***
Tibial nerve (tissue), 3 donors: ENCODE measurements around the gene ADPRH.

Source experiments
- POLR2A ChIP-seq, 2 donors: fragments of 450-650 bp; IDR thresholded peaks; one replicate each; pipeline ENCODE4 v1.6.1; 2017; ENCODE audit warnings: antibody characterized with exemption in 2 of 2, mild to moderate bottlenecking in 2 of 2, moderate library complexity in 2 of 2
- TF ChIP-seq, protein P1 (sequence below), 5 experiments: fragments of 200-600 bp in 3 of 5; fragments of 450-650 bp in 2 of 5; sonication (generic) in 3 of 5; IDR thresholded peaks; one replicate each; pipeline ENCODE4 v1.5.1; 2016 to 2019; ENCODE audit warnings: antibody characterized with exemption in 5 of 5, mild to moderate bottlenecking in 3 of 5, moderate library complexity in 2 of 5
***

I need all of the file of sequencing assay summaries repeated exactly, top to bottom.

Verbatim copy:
Tibial nerve (tissue), 3 donors: ENCODE measurements around the gene ADPRH.

Source experiments
- POLR2A ChIP-seq, 2 donors: fragments of 450-650 bp; IDR thresholded peaks; one replicate each; pipeline ENCODE4 v1.6.1; 2017; ENCODE audit warnings: antibody characterized with exemption in 2 of 2, mild to moderate bottlenecking in 2 of 2, moderate library complexity in 2 of 2
- TF ChIP-seq, protein P1 (sequence below), 5 experiments: fragments of 200-600 bp in 3 of 5; fragments of 450-650 bp in 2 of 5; sonication (generic) in 3 of 5; IDR thresholded peaks; one replicate each; pipeline ENCODE4 v1.5.1; 2016 to 2019; ENCODE audit warnings: antibody characterized with exemption in 5 of 5, mild to moderate bottlenecking in 3 of 5, moderate library complexity in 2 of 5